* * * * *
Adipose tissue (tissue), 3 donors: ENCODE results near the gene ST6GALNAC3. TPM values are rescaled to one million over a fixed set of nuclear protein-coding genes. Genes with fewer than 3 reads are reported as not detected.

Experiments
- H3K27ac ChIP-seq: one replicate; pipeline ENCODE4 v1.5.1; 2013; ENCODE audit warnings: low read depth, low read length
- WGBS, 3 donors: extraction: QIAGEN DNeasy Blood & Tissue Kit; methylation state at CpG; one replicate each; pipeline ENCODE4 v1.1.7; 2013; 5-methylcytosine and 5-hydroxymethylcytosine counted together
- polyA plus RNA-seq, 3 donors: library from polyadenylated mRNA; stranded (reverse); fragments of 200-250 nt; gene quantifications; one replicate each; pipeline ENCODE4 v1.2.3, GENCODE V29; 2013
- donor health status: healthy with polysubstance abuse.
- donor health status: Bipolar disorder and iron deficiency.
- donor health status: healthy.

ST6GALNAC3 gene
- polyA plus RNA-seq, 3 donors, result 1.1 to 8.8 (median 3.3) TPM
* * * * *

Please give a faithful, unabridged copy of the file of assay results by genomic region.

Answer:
Adipose tissue (tissue), 3 donors: ENCODE results near the gene ST6GALNAC3. TPM values are rescaled to one million over a fixed set of nuclear protein-coding genes. Genes with fewer than 3 reads are reported as not detected.

Experiments
- H3K27ac ChIP-seq: one replicate; pipeline ENCODE4 v1.5.1; 2013; ENCODE audit warnings: low read depth, low read length
- WGBS, 3 donors: extraction: QIAGEN DNeasy Blood & Tissue Kit; methylation state at CpG; one replicate each; pipeline ENCODE4 v1.1.7; 2013; 5-methylcytosine and 5-hydroxymethylcytosine counted together
- polyA plus RNA-seq, 3 donors: library from polyadenylated mRNA; stranded (reverse); fragments of 200-250 nt; gene quantifications; one replicate each; pipeline ENCODE4 v1.2.3, GENCODE V29; 2013
- donor health status: healthy with polysubstance abuse.
- donor health status: Bipolar disorder and iron deficiency.
- donor health status: healthy.

ST6GALNAC3 gene
- polyA plus RNA-seq, 3 donors, result 1.1 to 8.8 (median 3.3) TPM